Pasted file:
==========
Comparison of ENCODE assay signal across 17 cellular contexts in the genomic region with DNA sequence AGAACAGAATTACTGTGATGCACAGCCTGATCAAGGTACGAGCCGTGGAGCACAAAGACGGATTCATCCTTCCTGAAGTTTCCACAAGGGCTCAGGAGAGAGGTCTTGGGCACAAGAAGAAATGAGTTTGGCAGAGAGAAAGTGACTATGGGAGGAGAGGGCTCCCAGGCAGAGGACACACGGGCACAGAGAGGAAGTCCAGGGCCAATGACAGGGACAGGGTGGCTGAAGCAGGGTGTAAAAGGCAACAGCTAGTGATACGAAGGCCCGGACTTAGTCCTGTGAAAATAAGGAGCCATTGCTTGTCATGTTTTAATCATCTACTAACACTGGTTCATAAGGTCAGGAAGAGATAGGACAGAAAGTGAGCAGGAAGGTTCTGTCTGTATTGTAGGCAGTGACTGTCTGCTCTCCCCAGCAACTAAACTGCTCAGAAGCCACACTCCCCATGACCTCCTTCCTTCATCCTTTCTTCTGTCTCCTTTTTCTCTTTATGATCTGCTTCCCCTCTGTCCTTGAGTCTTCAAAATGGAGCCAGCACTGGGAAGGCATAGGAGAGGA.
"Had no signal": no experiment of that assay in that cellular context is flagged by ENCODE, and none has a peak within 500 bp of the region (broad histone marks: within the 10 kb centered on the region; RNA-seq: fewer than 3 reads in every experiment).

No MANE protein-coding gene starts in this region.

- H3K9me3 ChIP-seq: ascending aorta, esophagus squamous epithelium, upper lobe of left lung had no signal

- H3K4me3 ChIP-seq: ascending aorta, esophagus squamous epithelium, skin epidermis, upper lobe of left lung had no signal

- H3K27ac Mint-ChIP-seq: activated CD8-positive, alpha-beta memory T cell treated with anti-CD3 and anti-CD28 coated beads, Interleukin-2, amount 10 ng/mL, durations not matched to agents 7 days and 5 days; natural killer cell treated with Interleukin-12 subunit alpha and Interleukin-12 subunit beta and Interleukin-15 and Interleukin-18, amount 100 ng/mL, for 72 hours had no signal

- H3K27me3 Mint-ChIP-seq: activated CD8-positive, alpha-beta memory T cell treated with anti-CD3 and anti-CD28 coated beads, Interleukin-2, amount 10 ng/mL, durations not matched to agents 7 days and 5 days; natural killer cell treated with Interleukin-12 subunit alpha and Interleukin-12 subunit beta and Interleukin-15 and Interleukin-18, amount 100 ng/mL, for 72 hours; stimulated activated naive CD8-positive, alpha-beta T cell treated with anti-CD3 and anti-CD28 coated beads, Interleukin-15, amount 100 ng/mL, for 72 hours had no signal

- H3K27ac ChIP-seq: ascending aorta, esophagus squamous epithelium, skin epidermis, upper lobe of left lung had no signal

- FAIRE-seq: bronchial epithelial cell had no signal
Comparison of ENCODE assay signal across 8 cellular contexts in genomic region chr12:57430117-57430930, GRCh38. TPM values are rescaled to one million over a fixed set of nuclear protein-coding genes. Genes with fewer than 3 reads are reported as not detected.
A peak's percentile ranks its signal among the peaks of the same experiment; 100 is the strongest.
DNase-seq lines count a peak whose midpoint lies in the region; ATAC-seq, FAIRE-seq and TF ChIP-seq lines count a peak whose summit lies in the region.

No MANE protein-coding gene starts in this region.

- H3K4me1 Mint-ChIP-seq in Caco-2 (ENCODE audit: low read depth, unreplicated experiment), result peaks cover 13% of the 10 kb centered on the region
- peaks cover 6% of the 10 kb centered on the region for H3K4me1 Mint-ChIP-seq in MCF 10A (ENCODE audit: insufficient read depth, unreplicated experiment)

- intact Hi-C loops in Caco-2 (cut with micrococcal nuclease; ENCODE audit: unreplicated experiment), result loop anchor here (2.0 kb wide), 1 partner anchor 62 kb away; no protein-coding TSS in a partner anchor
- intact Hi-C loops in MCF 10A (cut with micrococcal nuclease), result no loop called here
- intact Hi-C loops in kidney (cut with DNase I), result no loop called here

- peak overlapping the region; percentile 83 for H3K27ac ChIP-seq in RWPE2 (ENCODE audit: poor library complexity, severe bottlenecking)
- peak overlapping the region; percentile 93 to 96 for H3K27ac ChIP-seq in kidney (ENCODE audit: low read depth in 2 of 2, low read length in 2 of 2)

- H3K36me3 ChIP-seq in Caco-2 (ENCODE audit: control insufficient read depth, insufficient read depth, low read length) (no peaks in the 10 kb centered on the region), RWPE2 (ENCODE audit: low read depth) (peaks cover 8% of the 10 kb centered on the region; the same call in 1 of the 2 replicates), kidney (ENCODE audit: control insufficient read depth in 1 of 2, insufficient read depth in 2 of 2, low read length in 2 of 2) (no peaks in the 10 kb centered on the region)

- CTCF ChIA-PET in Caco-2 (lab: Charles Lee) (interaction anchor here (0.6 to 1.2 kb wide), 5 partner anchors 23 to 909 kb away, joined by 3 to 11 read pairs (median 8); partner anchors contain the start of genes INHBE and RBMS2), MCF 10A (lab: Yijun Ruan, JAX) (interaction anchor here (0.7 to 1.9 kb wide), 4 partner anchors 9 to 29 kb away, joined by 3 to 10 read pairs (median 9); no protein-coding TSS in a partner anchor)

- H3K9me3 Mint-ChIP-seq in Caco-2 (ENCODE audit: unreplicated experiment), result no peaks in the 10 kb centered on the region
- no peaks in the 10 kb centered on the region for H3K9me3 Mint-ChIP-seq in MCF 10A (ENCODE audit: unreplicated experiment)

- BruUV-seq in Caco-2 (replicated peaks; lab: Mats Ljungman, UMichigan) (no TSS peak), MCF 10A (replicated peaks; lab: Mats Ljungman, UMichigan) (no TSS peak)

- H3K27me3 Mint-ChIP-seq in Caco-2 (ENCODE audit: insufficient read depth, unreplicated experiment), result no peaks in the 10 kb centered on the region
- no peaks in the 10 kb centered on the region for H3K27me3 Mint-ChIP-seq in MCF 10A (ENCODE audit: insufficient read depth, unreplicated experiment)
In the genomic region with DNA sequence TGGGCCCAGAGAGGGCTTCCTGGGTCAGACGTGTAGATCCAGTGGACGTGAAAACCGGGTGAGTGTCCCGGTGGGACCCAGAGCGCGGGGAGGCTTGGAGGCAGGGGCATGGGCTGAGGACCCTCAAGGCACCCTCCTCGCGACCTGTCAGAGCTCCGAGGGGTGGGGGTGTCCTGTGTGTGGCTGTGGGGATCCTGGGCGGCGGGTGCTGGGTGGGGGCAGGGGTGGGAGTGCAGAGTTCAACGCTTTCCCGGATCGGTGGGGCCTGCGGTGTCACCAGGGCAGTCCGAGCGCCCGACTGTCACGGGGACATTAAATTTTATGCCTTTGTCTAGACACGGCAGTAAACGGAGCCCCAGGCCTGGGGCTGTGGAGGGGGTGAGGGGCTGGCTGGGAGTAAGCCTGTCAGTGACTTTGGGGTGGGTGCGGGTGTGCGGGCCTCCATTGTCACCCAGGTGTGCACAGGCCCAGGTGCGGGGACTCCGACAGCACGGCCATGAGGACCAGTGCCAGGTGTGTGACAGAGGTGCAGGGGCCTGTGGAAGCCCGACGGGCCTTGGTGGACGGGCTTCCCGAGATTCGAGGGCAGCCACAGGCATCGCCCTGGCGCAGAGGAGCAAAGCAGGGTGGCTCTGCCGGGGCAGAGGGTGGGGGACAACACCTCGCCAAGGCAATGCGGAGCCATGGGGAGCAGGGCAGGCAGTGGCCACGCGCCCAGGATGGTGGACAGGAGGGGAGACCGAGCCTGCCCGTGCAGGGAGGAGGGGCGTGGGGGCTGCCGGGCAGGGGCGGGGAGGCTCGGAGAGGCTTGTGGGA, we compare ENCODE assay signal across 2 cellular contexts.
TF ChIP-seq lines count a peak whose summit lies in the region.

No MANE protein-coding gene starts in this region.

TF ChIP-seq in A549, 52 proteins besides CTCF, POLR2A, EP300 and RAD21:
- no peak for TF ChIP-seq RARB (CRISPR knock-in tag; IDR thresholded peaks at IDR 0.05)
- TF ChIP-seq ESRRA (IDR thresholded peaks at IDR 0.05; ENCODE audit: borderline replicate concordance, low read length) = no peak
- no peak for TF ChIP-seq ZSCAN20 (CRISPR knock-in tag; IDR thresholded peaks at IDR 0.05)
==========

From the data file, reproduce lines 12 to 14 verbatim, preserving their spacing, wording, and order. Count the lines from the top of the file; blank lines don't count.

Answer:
DNase-seq lines count a peak whose midpoint lies in the region; ATAC-seq, FAIRE-seq and TF ChIP-seq lines count a peak whose summit lies in the region.

No MANE protein-coding gene starts in this region.

- H3K4me1 Mint-ChIP-seq in Caco-2 (ENCODE audit: low read depth, unreplicated experiment), result peaks cover 13% of the 10 kb centered on the region